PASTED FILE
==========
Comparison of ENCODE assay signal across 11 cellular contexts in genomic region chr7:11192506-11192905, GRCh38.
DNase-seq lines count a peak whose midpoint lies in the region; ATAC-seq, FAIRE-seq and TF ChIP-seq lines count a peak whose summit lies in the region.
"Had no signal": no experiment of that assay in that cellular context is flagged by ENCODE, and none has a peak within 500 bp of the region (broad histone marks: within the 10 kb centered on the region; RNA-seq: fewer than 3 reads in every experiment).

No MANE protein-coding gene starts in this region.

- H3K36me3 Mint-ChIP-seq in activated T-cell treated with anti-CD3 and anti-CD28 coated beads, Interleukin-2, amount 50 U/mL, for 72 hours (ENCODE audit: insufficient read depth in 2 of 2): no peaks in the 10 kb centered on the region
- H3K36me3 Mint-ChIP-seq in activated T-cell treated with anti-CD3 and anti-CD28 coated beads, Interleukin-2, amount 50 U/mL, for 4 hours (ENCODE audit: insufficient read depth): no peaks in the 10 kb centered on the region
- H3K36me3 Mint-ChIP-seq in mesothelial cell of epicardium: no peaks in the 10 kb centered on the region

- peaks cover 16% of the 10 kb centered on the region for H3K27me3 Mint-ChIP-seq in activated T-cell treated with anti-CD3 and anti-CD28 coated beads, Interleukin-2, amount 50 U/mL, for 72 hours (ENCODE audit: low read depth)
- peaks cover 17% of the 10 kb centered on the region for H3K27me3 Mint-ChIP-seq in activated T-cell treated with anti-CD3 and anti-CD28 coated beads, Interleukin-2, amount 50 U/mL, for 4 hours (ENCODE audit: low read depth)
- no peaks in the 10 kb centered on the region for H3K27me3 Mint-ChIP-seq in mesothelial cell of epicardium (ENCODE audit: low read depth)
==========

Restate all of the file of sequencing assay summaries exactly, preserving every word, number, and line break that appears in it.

Comparison of ENCODE assay signal across 11 cellular contexts in genomic region chr7:11192506-11192905, GRCh38.
DNase-seq lines count a peak whose midpoint lies in the region; ATAC-seq, FAIRE-seq and TF ChIP-seq lines count a peak whose summit lies in the region.
"Had no signal": no experiment of that assay in that cellular context is flagged by ENCODE, and none has a peak within 500 bp of the region (broad histone marks: within the 10 kb centered on the region; RNA-seq: fewer than 3 reads in every experiment).

No MANE protein-coding gene starts in this region.

- H3K36me3 Mint-ChIP-seq in activated T-cell treated with anti-CD3 and anti-CD28 coated beads, Interleukin-2, amount 50 U/mL, for 72 hours (ENCODE audit: insufficient read depth in 2 of 2): no peaks in the 10 kb centered on the region
- H3K36me3 Mint-ChIP-seq in activated T-cell treated with anti-CD3 and anti-CD28 coated beads, Interleukin-2, amount 50 U/mL, for 4 hours (ENCODE audit: insufficient read depth): no peaks in the 10 kb centered on the region
- H3K36me3 Mint-ChIP-seq in mesothelial cell of epicardium: no peaks in the 10 kb centered on the region

- peaks cover 16% of the 10 kb centered on the region for H3K27me3 Mint-ChIP-seq in activated T-cell treated with anti-CD3 and anti-CD28 coated beads, Interleukin-2, amount 50 U/mL, for 72 hours (ENCODE audit: low read depth)
- peaks cover 17% of the 10 kb centered on the region for H3K27me3 Mint-ChIP-seq in activated T-cell treated with anti-CD3 and anti-CD28 coated beads, Interleukin-2, amount 50 U/mL, for 4 hours (ENCODE audit: low read depth)
- no peaks in the 10 kb centered on the region for H3K27me3 Mint-ChIP-seq in mesothelial cell of epicardium (ENCODE audit: low read depth)